(full paper is archived in the Miller Library)
Title: Electrochemical detection of neurotransmitters with carbon-fiber microelectrodes
Student Author(s): Matheson, Angus
Faculty Advisor(s): Thompson, Stuart
Location: Final Papers Biology 175H
Date: June 1992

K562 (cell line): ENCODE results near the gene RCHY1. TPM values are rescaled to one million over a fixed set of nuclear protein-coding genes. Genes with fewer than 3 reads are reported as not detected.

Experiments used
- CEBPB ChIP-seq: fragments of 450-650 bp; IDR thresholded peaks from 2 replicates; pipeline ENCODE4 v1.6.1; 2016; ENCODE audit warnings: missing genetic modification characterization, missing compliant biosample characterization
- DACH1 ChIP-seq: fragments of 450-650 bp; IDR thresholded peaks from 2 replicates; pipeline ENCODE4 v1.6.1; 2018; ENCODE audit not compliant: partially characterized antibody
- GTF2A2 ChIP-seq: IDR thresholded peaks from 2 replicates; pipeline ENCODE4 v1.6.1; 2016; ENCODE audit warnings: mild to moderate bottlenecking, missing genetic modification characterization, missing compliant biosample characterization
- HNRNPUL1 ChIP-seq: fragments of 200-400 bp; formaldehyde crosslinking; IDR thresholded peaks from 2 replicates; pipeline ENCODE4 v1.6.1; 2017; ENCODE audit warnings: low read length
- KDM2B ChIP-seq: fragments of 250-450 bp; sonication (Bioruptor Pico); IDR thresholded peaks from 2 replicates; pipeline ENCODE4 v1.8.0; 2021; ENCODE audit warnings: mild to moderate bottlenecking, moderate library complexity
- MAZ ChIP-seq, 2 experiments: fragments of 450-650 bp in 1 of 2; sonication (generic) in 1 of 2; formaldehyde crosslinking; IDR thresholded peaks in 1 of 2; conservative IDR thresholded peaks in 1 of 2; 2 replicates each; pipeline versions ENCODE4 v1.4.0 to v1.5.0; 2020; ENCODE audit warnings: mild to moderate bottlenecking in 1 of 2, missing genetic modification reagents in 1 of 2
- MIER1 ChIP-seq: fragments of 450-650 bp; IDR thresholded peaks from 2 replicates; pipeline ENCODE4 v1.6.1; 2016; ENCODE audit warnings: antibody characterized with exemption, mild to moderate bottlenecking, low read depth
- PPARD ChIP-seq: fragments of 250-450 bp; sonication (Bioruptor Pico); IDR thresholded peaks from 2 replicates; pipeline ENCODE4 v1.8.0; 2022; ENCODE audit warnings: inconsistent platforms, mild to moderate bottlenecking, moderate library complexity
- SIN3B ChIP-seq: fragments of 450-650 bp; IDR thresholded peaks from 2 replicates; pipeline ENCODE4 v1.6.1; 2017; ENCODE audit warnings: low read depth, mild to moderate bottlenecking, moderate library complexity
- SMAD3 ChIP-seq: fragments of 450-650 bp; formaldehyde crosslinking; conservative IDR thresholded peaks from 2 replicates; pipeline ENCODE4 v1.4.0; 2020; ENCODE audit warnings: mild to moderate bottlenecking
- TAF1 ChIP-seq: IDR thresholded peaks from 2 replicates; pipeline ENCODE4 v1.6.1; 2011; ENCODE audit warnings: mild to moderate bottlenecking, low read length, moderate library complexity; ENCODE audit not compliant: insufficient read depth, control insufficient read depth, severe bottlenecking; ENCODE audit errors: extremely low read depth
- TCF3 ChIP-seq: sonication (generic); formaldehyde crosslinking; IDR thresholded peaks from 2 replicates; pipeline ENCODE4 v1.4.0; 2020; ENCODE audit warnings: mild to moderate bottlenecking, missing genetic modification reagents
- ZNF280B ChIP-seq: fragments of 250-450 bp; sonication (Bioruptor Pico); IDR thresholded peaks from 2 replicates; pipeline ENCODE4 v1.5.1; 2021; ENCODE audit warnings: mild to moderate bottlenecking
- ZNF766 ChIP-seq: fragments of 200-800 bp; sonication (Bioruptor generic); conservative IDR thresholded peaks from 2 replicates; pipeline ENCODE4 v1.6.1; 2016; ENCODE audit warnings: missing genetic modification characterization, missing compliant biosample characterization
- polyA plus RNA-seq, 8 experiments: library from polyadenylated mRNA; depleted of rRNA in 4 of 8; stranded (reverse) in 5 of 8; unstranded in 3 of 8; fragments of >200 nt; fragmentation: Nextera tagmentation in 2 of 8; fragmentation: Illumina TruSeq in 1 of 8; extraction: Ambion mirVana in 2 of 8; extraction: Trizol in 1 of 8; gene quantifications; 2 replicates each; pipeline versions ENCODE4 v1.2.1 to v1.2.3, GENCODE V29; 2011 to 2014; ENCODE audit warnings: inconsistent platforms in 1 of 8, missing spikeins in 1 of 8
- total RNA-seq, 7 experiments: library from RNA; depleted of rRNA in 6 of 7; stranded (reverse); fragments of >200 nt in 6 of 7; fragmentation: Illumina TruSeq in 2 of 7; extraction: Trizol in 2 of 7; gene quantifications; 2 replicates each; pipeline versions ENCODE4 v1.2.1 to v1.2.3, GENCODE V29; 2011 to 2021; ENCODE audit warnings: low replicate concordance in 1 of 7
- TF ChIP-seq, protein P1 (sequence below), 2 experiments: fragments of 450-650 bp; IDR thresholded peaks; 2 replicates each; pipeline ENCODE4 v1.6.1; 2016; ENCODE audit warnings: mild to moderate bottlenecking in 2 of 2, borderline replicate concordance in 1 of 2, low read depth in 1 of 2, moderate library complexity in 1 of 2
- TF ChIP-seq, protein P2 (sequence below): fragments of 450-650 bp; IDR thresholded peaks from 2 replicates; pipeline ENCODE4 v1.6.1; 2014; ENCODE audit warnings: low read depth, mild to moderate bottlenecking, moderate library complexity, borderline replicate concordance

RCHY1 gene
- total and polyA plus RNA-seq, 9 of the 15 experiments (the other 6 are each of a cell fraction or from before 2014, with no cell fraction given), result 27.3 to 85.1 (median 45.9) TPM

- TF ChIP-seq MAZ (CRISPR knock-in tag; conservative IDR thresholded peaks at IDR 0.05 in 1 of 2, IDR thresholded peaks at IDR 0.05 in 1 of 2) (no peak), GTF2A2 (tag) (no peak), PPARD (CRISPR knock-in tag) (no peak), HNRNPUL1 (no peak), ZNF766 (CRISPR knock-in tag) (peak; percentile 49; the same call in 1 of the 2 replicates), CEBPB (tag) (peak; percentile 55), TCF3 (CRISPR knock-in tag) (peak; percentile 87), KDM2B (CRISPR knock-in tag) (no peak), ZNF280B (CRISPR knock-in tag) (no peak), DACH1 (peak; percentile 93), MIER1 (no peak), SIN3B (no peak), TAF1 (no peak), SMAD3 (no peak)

Abstract: Carbon-fiber microelectrodes were used to electrochemically measure concentrations of oxidizable neurotransmitters, serotonin, epinephrine, and norepinephrine. The electrodes consisted of a carbon filament surrounded by a glass capillary tube. The carbon filament was connected to a patch clamp amplifier to set the filament at a certain voltage and measure current flow, which increased during oxidation. This was done both with a triangle wave, cyclic voltammetry, and a set potential of +.5 and .6V, amperometry. Calibration curves were done with known concentrations of both epinephrine and serotonin in vitro. In vivo recording were performed in Pleurobranchea pedal ganglion and N1E-115 Neuroblastoma cells. Epinephrine behavior was close to theory with a one to one relation between increase in I and [Epi], but the response to [5-HT] was not as strong. The electrodes measured 90 uM (400 pA by amperometry) release of serotonin from the Pleurobranchea pedal ganglion. Readings were also taken from N1E-115 cells which showed 1 to 100 uM (1.6nA) norepinephrine release after stimulation with carbachol, a non-oxidizable analog of acetylcholine.